I know a lot of people who are skipping Vista but considering Windows 7, on the theory that it will be a greatly improved product, sort of a Vista R2.
If that’s your strategy, you probably need to be aware that, at least in the current not-a-beta release, upgrades from XP to Win7 are blocked. (I don’t know whether this restriction will be in the final edition as well, but I bet it is.) You can do a clean install only, with all your old Windows files going to a Windows.old directory and none of your files and settings transferred (you can, however, use Windows Easy Transfer to save settings first and restore them later).
So the compatibility issues you’re ignoring right now aren’t going to go away. If you have apps or hardware drivers that only work on XP and aren’t compatible with Vista, you’re going to have those same issues with Windows 7, which isn’t going to magically fix anything.
15 thoughts on “No upgrades from XP to Windows 7?”
Honestly, that’s probably what they should have done with Vista. Most issues I’ve heard from people were in the “upgrade” process.
I’m with Cory. I upgraded my 2-year old XP desktop to Vista and found it ran badly enough that I ended up doing a scratch reinstall. There was a night and day difference on the same hardware – in fact, I could have ended up as one of those whiney Vista haters had I not done the clean install.
Windows Easy Transfer is awesome if you put in the time to set it up properly on the old machine. With that and an external drive, I’ll never consider in-place upgrading an OS again.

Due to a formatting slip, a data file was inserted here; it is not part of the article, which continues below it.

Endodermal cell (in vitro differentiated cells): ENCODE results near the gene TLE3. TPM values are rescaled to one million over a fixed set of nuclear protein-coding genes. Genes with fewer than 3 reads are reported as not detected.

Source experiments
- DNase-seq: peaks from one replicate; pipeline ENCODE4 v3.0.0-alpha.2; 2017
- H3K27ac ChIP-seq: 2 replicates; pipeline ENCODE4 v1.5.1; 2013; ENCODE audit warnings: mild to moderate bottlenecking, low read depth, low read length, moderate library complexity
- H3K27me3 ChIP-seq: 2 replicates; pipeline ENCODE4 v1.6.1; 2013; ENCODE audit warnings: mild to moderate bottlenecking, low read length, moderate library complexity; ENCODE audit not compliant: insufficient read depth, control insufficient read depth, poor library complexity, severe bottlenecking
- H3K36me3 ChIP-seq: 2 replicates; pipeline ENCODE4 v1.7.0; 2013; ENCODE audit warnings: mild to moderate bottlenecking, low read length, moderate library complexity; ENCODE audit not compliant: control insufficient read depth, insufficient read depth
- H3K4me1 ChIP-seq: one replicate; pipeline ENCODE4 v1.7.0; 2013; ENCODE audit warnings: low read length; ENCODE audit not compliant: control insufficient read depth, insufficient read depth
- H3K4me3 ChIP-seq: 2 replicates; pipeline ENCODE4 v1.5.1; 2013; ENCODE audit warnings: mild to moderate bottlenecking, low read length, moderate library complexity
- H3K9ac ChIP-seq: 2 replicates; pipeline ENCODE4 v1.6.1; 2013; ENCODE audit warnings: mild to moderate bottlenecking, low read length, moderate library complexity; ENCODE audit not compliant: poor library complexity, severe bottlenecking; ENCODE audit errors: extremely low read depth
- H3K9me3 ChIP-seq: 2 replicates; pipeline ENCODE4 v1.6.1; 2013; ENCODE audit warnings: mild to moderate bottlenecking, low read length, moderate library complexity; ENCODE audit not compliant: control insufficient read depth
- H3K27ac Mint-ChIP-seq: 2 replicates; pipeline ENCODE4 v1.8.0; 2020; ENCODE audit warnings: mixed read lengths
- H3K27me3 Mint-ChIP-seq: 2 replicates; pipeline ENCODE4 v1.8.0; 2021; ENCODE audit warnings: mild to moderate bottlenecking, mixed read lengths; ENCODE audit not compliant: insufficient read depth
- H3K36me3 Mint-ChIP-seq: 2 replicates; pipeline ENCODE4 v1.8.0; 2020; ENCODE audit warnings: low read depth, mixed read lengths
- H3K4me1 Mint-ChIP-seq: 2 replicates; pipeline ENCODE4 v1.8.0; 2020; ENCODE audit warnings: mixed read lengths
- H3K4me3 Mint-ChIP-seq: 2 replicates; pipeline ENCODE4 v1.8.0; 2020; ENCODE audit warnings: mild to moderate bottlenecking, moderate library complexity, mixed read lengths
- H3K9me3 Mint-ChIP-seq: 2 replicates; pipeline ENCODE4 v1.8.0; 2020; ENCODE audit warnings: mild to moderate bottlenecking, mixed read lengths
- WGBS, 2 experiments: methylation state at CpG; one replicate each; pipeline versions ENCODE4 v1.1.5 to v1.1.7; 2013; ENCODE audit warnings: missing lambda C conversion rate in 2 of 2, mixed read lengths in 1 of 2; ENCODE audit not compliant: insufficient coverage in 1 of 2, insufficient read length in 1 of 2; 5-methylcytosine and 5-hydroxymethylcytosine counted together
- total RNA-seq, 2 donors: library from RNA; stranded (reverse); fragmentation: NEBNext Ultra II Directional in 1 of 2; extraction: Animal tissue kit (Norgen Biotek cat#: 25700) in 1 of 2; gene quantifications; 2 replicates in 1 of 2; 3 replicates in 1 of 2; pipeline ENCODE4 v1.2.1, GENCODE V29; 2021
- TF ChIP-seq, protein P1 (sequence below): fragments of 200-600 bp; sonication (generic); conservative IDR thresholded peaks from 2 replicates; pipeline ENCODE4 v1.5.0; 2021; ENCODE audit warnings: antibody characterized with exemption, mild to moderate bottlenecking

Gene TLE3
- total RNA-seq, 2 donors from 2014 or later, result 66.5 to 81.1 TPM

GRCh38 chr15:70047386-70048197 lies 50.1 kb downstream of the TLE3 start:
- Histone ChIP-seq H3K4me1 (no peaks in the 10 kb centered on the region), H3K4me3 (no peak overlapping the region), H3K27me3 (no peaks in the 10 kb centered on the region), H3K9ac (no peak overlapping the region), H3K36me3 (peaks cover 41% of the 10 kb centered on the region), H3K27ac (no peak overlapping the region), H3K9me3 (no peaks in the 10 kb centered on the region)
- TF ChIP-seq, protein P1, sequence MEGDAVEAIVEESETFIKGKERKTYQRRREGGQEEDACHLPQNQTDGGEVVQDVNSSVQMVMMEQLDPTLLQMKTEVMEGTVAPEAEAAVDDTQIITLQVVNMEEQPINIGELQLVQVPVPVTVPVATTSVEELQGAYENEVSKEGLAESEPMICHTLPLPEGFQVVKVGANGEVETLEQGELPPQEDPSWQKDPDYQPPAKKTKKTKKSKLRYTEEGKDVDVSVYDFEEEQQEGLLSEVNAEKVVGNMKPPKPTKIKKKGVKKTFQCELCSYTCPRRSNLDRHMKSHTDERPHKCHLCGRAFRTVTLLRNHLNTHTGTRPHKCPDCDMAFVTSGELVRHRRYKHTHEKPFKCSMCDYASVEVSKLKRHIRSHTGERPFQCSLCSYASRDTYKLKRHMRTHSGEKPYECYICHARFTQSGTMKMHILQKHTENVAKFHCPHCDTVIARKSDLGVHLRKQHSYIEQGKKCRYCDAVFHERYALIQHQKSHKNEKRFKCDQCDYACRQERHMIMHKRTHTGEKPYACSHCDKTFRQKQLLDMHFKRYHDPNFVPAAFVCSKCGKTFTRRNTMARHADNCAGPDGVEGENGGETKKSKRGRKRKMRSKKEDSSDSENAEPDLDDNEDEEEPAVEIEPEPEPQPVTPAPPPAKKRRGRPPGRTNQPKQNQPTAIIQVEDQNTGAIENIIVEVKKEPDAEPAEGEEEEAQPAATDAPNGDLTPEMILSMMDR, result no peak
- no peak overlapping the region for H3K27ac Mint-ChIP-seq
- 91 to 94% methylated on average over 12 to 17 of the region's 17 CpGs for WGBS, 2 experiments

This is no surprise as the O/S’s will be poles & years apart. I agree Ed that they will block this in the final release of Windows 7. Driver and application compatibility was a major problem when Windows Vista was released and I don’t think anybody wants to go down that path again.
I really do hope they disallow upgrading from XP to 7. I’ve had a ton of problems with customers upgrading XP to vista and it dragging in old drivers or programs being incompatibility and breaking the install before it even really gets going.
Wouldn’t mind if they still allow the upgrade loophole thats in vista though so you dont have to buy a full copy but its doubtful 🙂
I never use the “upgrade” thing, I don’t trust it. A clean install is way better (cleaner…). A million things can go wrong, why even bother trying to “upgrade”… Plus, if you buy an “upgrade” license, you’re always a bit screwed when you want to do a clean install. They should drop the upgrade idea altogether, spare the resources they’re wasting on that now and use them for something more useful.
Upgrades are for suckers 🙂
This should be irrelevant. In situ upgrades are inadvisable. A clean install may take a day or more if you have a lot of software to deal with but it’s the only sensible way to go.
As DaveN said, Windows Easy Transfer works very well. Put your docs, outlook.pst and all other data where possible on a separate drive or partition and it’s even more painless.
How to move My Docs etc.:
I can see why they would want to prevent an upgrade from XP, but I have to disagree with others about upgrading from XP to Vista.
I upgraded my wifes 3 year old(Oct 05) budget eMachine from XP to Vista Business and it was as smooth as silk. Of course I did the proper upgrade method by running the Vista Upgrade Advisor and following all of its recommendations.
The one glitch I did have was that I didn’t, and was never told to, remove the anti-virus software. The first time I did the upgrade it errored out at the very end and rolled back to XP. My wife was never the wiser for a few day’s. Once I tried it again everything went smoothly and she had Vista.